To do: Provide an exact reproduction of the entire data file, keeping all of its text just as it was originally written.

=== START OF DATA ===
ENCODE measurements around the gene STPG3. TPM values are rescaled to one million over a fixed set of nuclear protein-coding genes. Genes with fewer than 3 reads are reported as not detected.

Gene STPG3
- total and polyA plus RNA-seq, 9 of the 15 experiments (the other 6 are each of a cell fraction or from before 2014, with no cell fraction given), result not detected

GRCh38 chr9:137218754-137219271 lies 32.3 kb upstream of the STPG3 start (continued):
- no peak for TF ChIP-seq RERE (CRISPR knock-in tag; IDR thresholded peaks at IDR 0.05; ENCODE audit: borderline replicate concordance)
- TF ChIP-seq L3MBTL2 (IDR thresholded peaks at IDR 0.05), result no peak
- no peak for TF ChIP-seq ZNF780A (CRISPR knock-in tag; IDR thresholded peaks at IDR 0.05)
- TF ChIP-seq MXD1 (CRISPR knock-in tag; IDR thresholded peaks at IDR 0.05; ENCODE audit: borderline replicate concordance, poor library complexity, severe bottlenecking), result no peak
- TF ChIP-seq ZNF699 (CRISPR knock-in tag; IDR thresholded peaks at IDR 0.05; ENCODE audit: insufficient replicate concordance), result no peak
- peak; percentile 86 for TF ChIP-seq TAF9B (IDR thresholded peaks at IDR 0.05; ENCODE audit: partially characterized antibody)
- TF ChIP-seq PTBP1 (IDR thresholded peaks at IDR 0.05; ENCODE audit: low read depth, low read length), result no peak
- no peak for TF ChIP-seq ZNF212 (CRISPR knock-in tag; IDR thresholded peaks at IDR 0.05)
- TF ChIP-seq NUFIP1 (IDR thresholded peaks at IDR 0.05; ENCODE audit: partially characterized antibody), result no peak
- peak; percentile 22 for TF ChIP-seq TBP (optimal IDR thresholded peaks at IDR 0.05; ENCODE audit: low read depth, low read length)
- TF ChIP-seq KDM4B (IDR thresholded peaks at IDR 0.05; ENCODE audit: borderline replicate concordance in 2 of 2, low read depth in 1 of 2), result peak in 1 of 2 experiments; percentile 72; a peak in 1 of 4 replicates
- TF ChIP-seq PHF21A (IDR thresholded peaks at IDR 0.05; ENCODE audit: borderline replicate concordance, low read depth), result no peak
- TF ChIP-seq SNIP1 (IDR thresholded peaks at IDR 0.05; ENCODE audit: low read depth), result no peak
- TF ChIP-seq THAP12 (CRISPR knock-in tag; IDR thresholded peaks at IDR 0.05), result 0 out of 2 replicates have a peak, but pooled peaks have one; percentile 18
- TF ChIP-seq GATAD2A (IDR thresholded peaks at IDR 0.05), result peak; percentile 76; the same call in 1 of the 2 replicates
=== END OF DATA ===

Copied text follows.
ENCODE measurements around the gene STPG3. TPM values are rescaled to one million over a fixed set of nuclear protein-coding genes. Genes with fewer than 3 reads are reported as not detected.

Gene STPG3
- total and polyA plus RNA-seq, 9 of the 15 experiments (the other 6 are each of a cell fraction or from before 2014, with no cell fraction given), result not detected

GRCh38 chr9:137218754-137219271 lies 32.3 kb upstream of the STPG3 start (continued):
- no peak for TF ChIP-seq RERE (CRISPR knock-in tag; IDR thresholded peaks at IDR 0.05; ENCODE audit: borderline replicate concordance)
- TF ChIP-seq L3MBTL2 (IDR thresholded peaks at IDR 0.05), result no peak
- no peak for TF ChIP-seq ZNF780A (CRISPR knock-in tag; IDR thresholded peaks at IDR 0.05)
- TF ChIP-seq MXD1 (CRISPR knock-in tag; IDR thresholded peaks at IDR 0.05; ENCODE audit: borderline replicate concordance, poor library complexity, severe bottlenecking), result no peak
- TF ChIP-seq ZNF699 (CRISPR knock-in tag; IDR thresholded peaks at IDR 0.05; ENCODE audit: insufficient replicate concordance), result no peak
- peak; percentile 86 for TF ChIP-seq TAF9B (IDR thresholded peaks at IDR 0.05; ENCODE audit: partially characterized antibody)
- TF ChIP-seq PTBP1 (IDR thresholded peaks at IDR 0.05; ENCODE audit: low read depth, low read length), result no peak
- no peak for TF ChIP-seq ZNF212 (CRISPR knock-in tag; IDR thresholded peaks at IDR 0.05)
- TF ChIP-seq NUFIP1 (IDR thresholded peaks at IDR 0.05; ENCODE audit: partially characterized antibody), result no peak
- peak; percentile 22 for TF ChIP-seq TBP (optimal IDR thresholded peaks at IDR 0.05; ENCODE audit: low read depth, low read length)
- TF ChIP-seq KDM4B (IDR thresholded peaks at IDR 0.05; ENCODE audit: borderline replicate concordance in 2 of 2, low read depth in 1 of 2), result peak in 1 of 2 experiments; percentile 72; a peak in 1 of 4 replicates
- TF ChIP-seq PHF21A (IDR thresholded peaks at IDR 0.05; ENCODE audit: borderline replicate concordance, low read depth), result no peak
- TF ChIP-seq SNIP1 (IDR thresholded peaks at IDR 0.05; ENCODE audit: low read depth), result no peak
- TF ChIP-seq THAP12 (CRISPR knock-in tag; IDR thresholded peaks at IDR 0.05), result 0 out of 2 replicates have a peak, but pooled peaks have one; percentile 18
- TF ChIP-seq GATAD2A (IDR thresholded peaks at IDR 0.05), result peak; percentile 76; the same call in 1 of the 2 replicates